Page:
Gathering around the watercooler with colleagues to talk hypothetically about wheeling and dealing high picks in the NFL draft is a breeze.
Don't like your options with that top 10 spot? Trade down and score an extra pick or two. In love with a hot prospect who is sure to be a top five pick? Trade up and grab him.
If only it were that easy.
"It might seem like fantasy football," Browns president Mike Holmgren said of trading up or down near the top of the draft, "but let me tell you, it's not. You have to be very committed to (trade) either way."
In reality, pulling off trades with high first-round picks is rare, meaning it's more than likely the Bucs will be making a selection with their third overall pick.
Take it from someone who has been in their shoes. Dolphins general manager Jeff Ireland, who two years ago had the first overall pick, once told NFL.com, "You can call around and try to trade it, but at the end of the day, you usually don't get a phone call back."
In the past 10 drafts, there have been five trades involving top 10 picks, two of which involved swaps between teams that were picking in the top five.
Obstacle No. 1 to such trades is money. Contracts for top prospects have ballooned in recent years. In 1999, Penn State's Courtney Brown was the top overall pick and signed a contract that included around $10 million in guarantees from the Browns. In 2009, Georgia quarterback Matt Stafford was the top overall pick and inked a deal with more than $40 million in guarantees.
"It's the money," ESPN draft analyst Todd McShay said. "I think it's almost a punishment for the teams drafting in the top three or four spots."
Then there is the non-monetary cost associated with top-end trades. For any team with a high pick interested in making a deal, you can be sure the asking price isn't going to be a pitcher of beer.
The Jets traded up to the No. 4 spot last year and chose USC quarterback Mark Sanchez. The deal with the Browns included a swap of first-round picks, a second-round pick and three players for the Jets to move a whopping 12 spots.
Not everyone is willing to pay a price like that.
"If there's a player there that you really covet and you've got to have," Holmgren said, "then you have to be willing to sacrifice a little bit of your draft, which is sacred. That's a huge judgment call."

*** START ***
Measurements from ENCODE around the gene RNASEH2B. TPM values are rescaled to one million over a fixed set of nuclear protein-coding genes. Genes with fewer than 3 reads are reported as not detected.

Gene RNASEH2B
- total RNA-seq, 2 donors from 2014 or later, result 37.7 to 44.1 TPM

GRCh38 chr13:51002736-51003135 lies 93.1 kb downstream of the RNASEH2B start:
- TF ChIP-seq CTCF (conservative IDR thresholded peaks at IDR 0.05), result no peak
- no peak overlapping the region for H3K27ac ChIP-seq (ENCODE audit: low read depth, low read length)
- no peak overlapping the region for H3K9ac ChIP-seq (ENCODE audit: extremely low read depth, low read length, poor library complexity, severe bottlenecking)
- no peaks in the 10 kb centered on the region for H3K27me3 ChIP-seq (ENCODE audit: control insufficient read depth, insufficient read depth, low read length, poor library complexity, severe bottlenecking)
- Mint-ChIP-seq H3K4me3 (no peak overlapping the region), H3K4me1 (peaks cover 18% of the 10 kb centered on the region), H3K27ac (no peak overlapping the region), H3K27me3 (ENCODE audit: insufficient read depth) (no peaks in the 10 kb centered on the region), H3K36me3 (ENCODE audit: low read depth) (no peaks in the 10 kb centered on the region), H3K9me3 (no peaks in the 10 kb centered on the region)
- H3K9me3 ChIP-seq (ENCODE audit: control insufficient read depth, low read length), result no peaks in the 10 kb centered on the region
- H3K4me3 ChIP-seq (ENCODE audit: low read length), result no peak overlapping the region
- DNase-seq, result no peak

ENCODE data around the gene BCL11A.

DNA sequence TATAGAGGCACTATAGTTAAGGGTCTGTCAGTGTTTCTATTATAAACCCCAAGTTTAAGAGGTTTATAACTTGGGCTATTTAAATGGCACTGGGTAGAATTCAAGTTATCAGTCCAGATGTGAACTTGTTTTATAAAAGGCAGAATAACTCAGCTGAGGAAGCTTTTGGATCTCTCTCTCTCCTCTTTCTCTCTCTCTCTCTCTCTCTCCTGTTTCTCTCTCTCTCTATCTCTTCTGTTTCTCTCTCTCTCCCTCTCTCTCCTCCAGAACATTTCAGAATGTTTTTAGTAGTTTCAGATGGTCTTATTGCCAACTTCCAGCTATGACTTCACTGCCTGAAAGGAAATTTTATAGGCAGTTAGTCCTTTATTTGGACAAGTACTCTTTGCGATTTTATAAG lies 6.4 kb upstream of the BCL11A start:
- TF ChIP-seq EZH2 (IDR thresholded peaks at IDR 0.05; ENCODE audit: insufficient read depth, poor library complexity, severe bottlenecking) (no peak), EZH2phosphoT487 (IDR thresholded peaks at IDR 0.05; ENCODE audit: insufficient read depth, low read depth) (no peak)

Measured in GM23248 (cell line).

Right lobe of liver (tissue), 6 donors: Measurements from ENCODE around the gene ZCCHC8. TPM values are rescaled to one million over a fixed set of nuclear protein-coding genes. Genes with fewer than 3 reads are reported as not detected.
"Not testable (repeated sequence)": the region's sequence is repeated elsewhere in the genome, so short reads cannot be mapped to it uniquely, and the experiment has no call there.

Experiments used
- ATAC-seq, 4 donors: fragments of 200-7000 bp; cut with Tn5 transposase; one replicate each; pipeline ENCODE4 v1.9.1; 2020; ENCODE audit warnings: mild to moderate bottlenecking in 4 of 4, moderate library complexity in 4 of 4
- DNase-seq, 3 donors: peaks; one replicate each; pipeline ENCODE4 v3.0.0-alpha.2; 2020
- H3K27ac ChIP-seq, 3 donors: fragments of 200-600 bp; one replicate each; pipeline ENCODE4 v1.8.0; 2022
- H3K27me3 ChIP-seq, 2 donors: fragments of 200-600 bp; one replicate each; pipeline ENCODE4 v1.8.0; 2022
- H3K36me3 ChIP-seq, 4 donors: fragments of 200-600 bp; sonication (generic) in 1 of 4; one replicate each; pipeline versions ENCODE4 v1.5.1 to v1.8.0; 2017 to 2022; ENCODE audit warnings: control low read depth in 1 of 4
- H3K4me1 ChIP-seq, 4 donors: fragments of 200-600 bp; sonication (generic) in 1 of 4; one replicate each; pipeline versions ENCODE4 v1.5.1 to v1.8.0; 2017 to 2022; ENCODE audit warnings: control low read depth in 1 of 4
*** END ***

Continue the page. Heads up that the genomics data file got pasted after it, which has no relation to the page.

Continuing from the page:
That call is easier if a player a team has long coveted is available. Former Cowboys executive Gil Brandt recalled Dallas deciding it would move heaven and earth in 1977 to get a certain University of Pittsburgh running back.
"We traded up to get Tony Dorsett," Brandt said. "We thought we were a pretty good team and he would help us. So, we won that one."
That was a case in which Dallas had a willing partner (Seattle) and thought it was worth giving up four picks (its first-round pick at No. 24 and three second-round choices) to advance to No. 2. But when you're the team trying to sell a high pick and move down, you had better hope a pretty appealing player is on the board.
"The trigger that usually makes these trades happen is a quarterback," Bucs general manager Mark Dominik said. "When you look back at trade history — especially in the top 10 or top five — generally it's been (to get) a quarterback. … At the end of the day, if you feel the guy is a franchise type of player, then it's worth it because they're so hard to find."
Three of the five top 10 trades in the past decade involved quarterbacks: for Michael Vick, the Eli Manning-for-Philip Rivers deal and the Sanchez trade. If Oklahoma quarterback Sam Bradford goes No. 1 overall next week, as many expect, there likely won't be another quarterback coveted enough for a team to make a blockbuster deal with the Bucs for the No. 3 pick.
At that point, Tampa Bay will do what most teams drafting in the top 10 wind up doing: make the pick and hope for the best.
Stephen F. Holder can be reached at firstname.lastname@example.org.